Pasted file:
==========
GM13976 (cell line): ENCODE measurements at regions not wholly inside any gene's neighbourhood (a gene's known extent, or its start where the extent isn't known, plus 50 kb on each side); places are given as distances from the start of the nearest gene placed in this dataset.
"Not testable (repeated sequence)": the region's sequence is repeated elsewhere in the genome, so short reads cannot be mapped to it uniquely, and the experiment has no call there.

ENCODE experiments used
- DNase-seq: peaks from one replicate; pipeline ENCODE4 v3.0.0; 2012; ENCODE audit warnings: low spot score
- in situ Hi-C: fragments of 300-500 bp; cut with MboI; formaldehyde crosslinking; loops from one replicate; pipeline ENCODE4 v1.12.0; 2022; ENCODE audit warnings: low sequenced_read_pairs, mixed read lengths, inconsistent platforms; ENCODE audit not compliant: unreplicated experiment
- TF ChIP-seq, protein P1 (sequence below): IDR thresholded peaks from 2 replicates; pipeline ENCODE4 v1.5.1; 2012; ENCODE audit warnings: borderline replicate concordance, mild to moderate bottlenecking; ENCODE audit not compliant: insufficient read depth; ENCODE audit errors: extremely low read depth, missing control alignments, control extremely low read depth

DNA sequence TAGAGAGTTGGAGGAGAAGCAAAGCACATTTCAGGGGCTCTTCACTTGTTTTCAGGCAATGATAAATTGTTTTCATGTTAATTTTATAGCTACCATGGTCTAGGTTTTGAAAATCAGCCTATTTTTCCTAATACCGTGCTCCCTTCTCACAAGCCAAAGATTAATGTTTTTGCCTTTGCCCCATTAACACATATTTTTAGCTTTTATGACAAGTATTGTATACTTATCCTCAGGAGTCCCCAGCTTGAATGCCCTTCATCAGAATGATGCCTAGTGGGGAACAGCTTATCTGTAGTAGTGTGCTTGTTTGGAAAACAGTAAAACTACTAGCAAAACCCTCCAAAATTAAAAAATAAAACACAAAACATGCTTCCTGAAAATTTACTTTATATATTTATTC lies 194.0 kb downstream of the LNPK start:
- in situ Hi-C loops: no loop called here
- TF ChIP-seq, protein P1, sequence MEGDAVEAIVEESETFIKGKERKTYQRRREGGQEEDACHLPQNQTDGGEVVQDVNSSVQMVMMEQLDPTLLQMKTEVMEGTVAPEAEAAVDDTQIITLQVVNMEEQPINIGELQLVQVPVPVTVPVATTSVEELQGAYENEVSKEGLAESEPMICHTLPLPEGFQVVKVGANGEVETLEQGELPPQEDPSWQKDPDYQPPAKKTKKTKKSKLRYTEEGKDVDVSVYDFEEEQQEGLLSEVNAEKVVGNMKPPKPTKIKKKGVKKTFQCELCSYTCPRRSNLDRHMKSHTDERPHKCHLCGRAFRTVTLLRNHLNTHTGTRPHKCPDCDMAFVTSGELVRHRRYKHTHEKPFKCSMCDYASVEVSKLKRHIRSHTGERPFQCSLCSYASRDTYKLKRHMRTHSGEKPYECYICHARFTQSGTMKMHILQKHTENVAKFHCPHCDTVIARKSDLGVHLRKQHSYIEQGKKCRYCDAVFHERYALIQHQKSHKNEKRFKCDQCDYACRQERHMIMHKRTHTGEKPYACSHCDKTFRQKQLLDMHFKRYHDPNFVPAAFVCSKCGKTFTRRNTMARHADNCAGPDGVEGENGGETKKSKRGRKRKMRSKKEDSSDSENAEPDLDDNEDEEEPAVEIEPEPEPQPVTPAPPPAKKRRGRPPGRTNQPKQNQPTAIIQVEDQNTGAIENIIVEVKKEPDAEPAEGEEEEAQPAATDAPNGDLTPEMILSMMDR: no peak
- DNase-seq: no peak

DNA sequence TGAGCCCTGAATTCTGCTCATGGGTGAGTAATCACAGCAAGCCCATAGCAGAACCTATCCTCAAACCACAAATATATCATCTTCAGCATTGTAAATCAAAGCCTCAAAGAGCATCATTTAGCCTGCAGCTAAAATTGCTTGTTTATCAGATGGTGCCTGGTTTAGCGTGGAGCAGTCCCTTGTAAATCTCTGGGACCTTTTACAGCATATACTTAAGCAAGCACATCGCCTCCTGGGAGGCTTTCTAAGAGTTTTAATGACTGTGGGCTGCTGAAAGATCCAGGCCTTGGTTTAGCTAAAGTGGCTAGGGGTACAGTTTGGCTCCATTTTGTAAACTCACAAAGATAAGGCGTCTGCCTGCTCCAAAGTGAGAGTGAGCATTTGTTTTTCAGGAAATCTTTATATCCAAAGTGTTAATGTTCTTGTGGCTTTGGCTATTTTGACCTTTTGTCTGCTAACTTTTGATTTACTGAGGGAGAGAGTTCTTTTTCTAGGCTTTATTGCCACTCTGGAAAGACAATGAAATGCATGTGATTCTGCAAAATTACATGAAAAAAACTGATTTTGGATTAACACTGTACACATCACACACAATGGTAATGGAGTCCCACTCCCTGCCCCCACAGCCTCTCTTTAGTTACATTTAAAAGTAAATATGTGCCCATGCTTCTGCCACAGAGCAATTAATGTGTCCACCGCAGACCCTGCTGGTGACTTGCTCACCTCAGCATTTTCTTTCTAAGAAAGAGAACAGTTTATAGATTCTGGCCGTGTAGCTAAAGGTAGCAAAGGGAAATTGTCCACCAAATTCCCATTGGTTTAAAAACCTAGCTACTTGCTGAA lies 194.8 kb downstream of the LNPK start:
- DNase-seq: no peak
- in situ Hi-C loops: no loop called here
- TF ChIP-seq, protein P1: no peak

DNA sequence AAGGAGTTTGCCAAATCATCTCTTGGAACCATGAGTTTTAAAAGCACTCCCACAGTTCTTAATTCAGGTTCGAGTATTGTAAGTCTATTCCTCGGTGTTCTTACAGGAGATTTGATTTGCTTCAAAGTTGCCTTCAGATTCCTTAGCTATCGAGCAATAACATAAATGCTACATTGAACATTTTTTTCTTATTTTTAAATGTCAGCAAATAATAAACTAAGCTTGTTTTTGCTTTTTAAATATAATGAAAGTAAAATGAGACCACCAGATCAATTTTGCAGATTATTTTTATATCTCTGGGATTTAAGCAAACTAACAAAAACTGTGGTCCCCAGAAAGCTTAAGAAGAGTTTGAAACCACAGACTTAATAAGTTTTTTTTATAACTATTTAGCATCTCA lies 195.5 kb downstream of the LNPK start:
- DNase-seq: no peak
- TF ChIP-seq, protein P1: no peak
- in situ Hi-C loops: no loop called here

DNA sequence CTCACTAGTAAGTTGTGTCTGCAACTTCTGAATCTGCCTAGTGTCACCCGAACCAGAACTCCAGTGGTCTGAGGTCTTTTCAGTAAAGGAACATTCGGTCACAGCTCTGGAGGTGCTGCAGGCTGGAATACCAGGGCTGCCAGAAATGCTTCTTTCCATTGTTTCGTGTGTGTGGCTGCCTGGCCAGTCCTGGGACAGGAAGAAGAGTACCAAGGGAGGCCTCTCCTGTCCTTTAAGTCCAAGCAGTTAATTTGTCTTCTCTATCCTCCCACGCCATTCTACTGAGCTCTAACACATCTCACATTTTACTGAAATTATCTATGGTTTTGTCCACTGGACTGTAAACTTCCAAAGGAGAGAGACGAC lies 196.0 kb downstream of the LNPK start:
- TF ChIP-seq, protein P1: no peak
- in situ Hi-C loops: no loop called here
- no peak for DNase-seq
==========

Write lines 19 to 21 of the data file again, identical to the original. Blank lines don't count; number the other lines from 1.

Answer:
DNA sequence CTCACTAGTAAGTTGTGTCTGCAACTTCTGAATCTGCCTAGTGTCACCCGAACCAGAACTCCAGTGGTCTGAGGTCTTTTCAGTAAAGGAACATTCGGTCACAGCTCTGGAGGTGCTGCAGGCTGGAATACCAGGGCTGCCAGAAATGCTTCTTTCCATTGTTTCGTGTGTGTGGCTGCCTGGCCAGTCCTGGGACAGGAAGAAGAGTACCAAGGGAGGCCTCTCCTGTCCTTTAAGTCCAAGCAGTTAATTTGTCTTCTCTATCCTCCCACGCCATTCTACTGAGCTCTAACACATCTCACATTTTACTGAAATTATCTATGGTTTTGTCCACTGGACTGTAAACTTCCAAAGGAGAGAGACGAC lies 196.0 kb downstream of the LNPK start:
- TF ChIP-seq, protein P1: no peak
- in situ Hi-C loops: no loop called here